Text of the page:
In the end, I may not fully know what to make of The Tin Drum. However, I do know that it is an amazing book. I guess that will just have to do.

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Madame Bovary by Gustave Flaubert

For this time, I chose to read Madame Bovary by Gustave Flaubert.  This is another one that as a voracious reader, I probably should have read previously, but never have.  I’m glad I finally did however though as I have to say, I adored it.  The “hype” about it is definitely deserved.  This isn’t always true of books hyped in the last decade (The Davinci Code springs to mind).

Madame Bovary was actually listed on quite a few authors top ten lists.  Russell Banks, Julian Barnes, Bebe Moore Campbell (which I might have to read her as my last middle name and my last name are Campbell Moore), Philip Caputo, Peter Carey, Michael Cunningham, Margaret Drabble, Mary Gaitskill, Denise Gess, Michael Griffith, Kathryn Harrison, John Irving, David Lodge, Thomas Mallon, Valerie Martin, Erin McGraw, Claire Messud, Lorrie Moore, Reynolds Price, Alexander McCall Smith, Lee Smith, James Salter, Scott Spencer, Barry Unsworth, Anthony Walton and Meg Wolitzer all listed it on their top ten lists.

Madame Bovary is a novel about a narcisstic woman, centuries before narcissm was recognized as a mental illness.  The story begins by following Monsieur Bovary as he studies to become a physician.  Then his mother (who is overbearing and cloying imo) arranges a marriage for him to an older woman who has money.  Charles Bovary finds marriage to her quite hard.  He has a patient whom he fixes a broken bone for, who has a daughter.  Enter Emma into the story.  Charles finds solace by going to the farm and having a small innocent flirtation with Emma.   Old, miserable first wife dies.  Charles moons about until Emma’s father basically pushes him into proposing marriage.  Emma says yes.

Emma almost immediately regrets it.  Numerous times throughout the story, Flaubert writes in feelings Emma has for Charles.  They’re always tinged with disgust.

Emma has always been looking for sweeping feelings, and feels that nothing else will do for her.  She first was swept away by religious feeling in the convent her father had her at.  Then she was swept away by the joy of living in the country with her father and being the “lady” of the house.  Then she is swept away by Charles’ wedding proposal.  Then she becomes swept away by a ball held by nobility and a dance with a Viscount (this is where the disgust she has for Charles really starts showing).  Then she has a nervous breakdown and Charles moves her to a new location.  She is swept away by passion for a clerk there.  Then he leaves.  Enter guy #2, who is quite the womanizer smooth talker.  Guy #2 goes away, enter back in clerk.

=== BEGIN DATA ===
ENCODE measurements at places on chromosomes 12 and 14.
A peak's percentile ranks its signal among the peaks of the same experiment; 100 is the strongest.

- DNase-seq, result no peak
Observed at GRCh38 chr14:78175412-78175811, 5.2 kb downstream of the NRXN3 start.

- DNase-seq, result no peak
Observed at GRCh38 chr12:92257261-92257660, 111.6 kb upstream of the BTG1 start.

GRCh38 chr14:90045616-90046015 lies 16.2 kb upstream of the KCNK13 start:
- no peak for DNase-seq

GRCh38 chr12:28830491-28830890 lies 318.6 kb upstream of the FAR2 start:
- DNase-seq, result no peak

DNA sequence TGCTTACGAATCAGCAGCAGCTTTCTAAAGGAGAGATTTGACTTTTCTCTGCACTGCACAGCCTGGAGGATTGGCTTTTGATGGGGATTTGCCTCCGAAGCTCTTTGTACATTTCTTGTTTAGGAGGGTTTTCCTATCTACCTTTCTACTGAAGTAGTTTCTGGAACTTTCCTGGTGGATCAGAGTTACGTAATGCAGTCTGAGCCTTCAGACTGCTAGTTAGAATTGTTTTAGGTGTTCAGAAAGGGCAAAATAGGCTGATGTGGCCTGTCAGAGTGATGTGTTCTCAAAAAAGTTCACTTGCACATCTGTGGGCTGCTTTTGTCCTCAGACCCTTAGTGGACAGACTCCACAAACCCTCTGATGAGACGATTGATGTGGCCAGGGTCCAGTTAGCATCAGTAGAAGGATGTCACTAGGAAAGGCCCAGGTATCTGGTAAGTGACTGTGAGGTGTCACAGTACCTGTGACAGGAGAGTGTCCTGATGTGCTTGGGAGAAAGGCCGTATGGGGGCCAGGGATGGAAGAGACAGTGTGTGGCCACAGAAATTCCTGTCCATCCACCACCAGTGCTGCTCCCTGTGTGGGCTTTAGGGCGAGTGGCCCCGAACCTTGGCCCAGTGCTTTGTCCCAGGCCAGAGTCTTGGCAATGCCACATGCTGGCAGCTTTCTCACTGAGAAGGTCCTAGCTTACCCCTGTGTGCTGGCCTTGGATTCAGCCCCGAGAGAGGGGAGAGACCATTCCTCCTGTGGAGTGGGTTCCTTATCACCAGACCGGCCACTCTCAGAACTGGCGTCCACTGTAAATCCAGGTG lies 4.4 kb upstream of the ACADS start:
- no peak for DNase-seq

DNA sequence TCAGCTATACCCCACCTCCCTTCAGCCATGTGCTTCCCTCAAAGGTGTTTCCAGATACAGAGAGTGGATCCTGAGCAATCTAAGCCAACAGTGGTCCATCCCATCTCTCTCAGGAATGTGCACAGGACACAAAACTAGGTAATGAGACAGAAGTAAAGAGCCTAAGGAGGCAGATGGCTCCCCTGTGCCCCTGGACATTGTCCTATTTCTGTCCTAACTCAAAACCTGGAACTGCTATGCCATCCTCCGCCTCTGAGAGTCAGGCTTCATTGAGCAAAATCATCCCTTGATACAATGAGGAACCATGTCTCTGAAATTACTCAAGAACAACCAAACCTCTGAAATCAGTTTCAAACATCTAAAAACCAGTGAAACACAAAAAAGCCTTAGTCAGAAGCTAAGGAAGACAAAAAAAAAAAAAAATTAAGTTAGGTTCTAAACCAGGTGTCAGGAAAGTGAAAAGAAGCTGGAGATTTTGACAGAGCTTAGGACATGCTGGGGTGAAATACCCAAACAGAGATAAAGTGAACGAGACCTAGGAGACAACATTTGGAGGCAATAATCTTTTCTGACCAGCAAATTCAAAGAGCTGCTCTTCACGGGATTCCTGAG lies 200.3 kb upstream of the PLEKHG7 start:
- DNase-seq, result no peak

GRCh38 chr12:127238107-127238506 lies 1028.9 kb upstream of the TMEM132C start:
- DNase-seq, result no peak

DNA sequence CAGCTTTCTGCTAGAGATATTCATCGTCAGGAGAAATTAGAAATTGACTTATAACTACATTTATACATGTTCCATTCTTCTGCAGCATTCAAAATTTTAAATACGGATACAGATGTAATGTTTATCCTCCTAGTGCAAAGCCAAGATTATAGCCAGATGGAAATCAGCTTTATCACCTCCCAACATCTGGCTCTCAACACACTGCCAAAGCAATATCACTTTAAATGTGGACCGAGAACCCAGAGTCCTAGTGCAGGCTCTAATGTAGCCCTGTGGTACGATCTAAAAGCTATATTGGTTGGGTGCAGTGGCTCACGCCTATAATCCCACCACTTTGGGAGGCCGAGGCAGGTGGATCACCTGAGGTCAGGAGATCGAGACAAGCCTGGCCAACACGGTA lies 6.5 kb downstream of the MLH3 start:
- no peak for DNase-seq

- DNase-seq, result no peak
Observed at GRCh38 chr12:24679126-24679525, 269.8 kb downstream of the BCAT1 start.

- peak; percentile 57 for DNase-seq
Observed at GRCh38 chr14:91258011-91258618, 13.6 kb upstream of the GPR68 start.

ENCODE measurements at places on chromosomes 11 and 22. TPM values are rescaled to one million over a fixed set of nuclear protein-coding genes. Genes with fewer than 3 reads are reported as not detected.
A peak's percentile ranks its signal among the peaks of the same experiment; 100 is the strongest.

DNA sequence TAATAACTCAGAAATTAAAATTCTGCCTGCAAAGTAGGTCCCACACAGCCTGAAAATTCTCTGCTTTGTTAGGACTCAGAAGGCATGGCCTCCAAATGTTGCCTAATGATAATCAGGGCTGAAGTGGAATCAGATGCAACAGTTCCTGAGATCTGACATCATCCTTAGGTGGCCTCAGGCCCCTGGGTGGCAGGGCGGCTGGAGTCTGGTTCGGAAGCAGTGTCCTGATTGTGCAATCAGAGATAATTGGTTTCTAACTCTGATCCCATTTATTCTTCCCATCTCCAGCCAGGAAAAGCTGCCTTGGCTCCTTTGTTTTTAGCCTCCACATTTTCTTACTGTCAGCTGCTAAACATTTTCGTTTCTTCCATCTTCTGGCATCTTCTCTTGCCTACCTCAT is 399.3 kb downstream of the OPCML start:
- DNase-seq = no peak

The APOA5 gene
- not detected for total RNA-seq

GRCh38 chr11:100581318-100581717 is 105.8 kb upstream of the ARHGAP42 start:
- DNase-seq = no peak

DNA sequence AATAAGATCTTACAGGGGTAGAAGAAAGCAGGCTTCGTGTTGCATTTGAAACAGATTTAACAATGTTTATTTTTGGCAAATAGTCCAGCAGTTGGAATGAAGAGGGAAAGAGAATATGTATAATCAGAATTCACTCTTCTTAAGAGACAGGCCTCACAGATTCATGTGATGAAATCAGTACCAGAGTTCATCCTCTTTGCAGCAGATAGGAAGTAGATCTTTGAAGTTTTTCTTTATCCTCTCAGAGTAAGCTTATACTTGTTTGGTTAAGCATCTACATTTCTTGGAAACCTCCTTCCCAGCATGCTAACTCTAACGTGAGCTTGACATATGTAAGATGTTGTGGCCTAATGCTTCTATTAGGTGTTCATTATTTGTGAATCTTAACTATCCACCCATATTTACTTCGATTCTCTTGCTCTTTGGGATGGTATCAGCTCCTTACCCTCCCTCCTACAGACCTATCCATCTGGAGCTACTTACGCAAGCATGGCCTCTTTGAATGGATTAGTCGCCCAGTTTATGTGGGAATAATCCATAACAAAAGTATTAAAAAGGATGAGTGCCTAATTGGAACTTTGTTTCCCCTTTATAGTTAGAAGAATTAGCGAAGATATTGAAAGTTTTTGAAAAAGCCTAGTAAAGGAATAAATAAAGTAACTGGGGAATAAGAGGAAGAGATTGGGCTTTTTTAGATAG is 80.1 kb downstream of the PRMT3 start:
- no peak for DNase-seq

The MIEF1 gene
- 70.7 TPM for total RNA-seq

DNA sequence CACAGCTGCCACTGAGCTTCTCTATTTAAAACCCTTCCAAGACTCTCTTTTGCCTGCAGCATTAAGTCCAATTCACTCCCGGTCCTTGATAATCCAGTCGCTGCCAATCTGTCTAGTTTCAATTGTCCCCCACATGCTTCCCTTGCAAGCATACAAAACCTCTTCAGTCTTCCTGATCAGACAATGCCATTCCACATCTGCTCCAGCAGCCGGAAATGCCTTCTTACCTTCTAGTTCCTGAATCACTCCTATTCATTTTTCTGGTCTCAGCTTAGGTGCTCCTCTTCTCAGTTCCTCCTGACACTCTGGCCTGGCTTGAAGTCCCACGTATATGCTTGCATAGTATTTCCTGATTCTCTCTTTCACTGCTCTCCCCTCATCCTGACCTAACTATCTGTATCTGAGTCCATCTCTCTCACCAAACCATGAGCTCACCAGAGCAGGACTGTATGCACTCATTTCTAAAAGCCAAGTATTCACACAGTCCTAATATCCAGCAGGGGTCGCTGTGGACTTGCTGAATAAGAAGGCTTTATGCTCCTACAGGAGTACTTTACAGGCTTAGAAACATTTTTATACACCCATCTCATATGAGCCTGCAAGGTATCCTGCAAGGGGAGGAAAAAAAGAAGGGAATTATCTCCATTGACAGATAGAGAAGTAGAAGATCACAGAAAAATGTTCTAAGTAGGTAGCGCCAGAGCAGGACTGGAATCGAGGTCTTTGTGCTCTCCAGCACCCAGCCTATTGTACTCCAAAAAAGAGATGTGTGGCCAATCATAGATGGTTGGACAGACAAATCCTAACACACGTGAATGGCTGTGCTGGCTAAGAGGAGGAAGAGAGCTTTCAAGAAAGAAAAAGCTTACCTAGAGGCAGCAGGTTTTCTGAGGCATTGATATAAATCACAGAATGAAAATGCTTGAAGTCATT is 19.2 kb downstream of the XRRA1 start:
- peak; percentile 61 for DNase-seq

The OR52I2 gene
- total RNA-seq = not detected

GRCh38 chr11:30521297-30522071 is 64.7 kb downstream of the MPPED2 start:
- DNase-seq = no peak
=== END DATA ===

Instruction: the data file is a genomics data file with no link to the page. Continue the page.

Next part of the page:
Emma is never satisfied with what she has.  She always believes she needs better.  She borrows money from one of the storekeepers who constantly is pushing it at her, as well as playing on her need to have the best.  It eventually becomes a game of borrowing to pay and refinancing notes.  This is what ultimately gets her into trouble.

It was weird.  I both recognized Emma and loathed her.  I found her both familiar and foreign.  At times I wanted to throw the book, yelling at her “Omg, get over yourself and look at your husband who ACTUALLY LOVES you, idiot”.  At other times, I found myself nodding and seeing why she felt a certain way.

I think one of the things that makes this one of the top ten novels I’ve read with the most authors listing it, is it’s universality.  It’s written over 250 years ago, yet the characters remain fresh.  We all have known Emmas.  We’ve all known Charles.  We’ve all known some of the more minor characters who pop up and propel the narrative around Emma, such as the blowhard pharmacist.  I definitely would reread this novel (after a few years to let the narrative chain of events fade), as I think it’s one that could be rediscovered again and again.  It did remind me a little of Anna Karenina, but much easier to read.  Flaubert doesn’t digress into tens of pages on some side character or a description of fields and farming.  Flaubert is a much tighter author, he paints a picture of the characters and their surroundings, the events and the consequences of the events with vivid brush strokes, but stops short of overlayering.

I highly encourage you to read this book if you never have.  While reading it, make sure to focus on the characters.  In today’s entitlement age (the whole idea that all of us deserve the very best and so we get into credit debt beyond belief), we all know Emmas or are Emmas.

“Pale Fire” by Vladimir Nabokov

Having only read Lolita and The Defense before, I was totally unprepared for the kind of Nabokov that I found in Pale Fire. It is definitely the oddest book of his I’ve ever read, though possibly one of his most interesting.

(Note, for those following along in The Top Ten: Writers Pick Their Favorite Books, this one was 2nd for Michael Chabon, 3rd for Mary Gaitskill, 1st for Michael Griffith, 4th for David Leavitt, 4th for Arthur Philips, and 3rd for Vendela Vida.)

To begin with, Pale Fire presents itself as a 999-line, four-canto poem by John Shade along with forward and commentary by Dr. Charles Kinbote. However, the poem, the forward, and the commentary are all fictional components of the novel. The poem is autobiographical, digressively examining Shade’s fairly ordinary life. The commentary, on the other hand, is anything but commentary on the poem.